This post describes the steps to set up the UserDir feature with the Apache HTTP server in Ubuntu Linux.
In some school environments, you’ll see examples where teachers are given their website to publish materials for students to access. Instead of creating multiple server blocks, the system administrator can use the UserDir feature.
The URL to reach the teacher’s page is usually the domain name followed by /~teacher_name.
User Directory, or UserDir for short, is a feature for Apache web servers that allows user-specific directories to be accessed via Nginx.
For example, when you enable this feature in Apache, users with accounts on the system will be able to share content in their home directories with the world via Apache.
This tutorial assumes that you already have an Apache2 web server installed. If you haven’t, you may want to do that before continuing below.
Install Apache2 HTTP Server
First, run the commands below to install Apache2 HTTP Server on Ubuntu
sudo apt install apache2
Enabling UserDir on Apache2
To enable the Userdir module for Apache2 webservers, run the commands below.
sudo a2enmod userdir
After running the commands above, the feature will be enabled and ready to be used. The configuration file is at /etc/apache2/mods-enabled/userdir.conf. But you don’t have to do anything. It’s already configured with the best options.
To access the config file, run the commands below
sudo nano /etc/apache2/mods-available/userdir.conf
Then validate the settings below:
<IfModule mod_userdir.c> UserDir public_html UserDir disabled root <Directory /home/*/public_html> AllowOverride FileInfo AuthConfig Limit Indexes Options MultiViews Indexes SymLinksIfOwnerMatch IncludesNoExec Require method GET POST OPTIONS </Directory> </IfModule> # vim: syntax=apache ts=4 sw=4 sts=4 sr noet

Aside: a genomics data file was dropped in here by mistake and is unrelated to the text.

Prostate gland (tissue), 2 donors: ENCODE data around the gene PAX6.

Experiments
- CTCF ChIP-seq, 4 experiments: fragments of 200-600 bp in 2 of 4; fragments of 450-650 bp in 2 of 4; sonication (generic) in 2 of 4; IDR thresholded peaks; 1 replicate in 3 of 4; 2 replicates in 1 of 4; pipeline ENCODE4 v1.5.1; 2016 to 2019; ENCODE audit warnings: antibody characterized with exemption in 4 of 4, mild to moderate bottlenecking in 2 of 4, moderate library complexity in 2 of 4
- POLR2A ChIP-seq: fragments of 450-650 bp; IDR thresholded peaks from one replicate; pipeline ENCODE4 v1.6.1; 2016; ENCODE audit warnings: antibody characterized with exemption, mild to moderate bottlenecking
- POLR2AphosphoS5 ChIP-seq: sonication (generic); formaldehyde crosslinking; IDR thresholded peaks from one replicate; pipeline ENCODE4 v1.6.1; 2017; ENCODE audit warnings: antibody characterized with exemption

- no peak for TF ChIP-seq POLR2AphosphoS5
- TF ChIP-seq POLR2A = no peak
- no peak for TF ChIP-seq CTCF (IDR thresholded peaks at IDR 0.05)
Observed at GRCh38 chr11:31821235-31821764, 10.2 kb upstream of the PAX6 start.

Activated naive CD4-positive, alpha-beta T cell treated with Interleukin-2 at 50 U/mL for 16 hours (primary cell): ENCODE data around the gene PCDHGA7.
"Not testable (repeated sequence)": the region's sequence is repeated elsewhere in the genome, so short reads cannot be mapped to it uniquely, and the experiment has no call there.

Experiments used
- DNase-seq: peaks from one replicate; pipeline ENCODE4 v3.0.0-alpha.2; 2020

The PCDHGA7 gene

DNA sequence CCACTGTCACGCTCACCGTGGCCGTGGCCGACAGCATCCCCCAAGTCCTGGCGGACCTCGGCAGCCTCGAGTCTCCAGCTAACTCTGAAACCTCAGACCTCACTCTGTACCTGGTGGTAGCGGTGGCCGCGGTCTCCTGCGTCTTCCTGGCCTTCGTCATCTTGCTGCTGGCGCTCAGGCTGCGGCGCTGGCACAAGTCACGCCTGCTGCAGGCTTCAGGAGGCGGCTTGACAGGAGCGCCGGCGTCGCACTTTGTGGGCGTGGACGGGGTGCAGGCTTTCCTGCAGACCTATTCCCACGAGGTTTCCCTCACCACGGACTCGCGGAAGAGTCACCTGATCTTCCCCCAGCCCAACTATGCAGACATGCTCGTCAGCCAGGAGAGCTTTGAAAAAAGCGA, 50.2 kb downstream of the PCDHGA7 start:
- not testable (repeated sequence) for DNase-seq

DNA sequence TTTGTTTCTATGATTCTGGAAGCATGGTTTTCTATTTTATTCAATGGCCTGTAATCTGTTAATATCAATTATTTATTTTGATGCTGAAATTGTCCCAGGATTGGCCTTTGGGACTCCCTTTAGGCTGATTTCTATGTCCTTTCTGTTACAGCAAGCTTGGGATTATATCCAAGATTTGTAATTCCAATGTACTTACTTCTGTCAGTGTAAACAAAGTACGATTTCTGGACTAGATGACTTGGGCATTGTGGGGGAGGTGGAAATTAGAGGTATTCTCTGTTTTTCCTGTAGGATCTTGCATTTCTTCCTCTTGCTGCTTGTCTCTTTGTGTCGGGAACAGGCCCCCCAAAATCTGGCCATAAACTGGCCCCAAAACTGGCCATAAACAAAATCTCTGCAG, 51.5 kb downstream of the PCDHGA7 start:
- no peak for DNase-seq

Creating User Directories
Now that the feature is enabled, all users have to do is run the commands below to create a folder in their home directories called public_html by running the commands below.
In the ~/public_html folder, create html documents to be shared and accessed via the web server.
Restart the Apache2 webserver to load the settings.
sudo systemctl restart apache2.service
Now test it out by browsing the server hostname or IP address followed by the username.
This is how the Apache2 Userdir module is configured for users to allow users with accounts on the systems to share content from their home directories.
I tried your setting, but PHP and htaccess doesn’t by this way.
PHP work correctly in the localhost (phpmyadmin work, phpinfo work). But PHP doesn’t work in the home directory !?
What’s wrong ???
Serving PHP files from user’s public_html directoriy is disabled by default for security reasons. If you want to enable PHP processing when using userdir this is what you need to do. First you edit following Apache configuration file in this way:
sudo nano /etc/apache2/mods-available/php5.conf
Now you need to comment out a few lines from to the next so you get something like this:
# To re-enable php in user directories comment the following lines
# (from to .) Do NOT set it to On as it
# prevents .htaccess files from disabling it.
# php_admin_value engine Off
Last thing you just restart Apache web server and create public_html directory inside your home directory like this:
sudo service apache2 restart
That’s it and every user on your PC should be able to serve PHP pages from his /home/username/public_html directory, and that pages should be accessible on http://127.0.0.1/~username/ address. Now you can develop for web using public_html to store and test your PHP and HTML code.
So funny. You had to repeat exactly what the post said because the person is complaining about his inability to follow directions. Worse than trolls.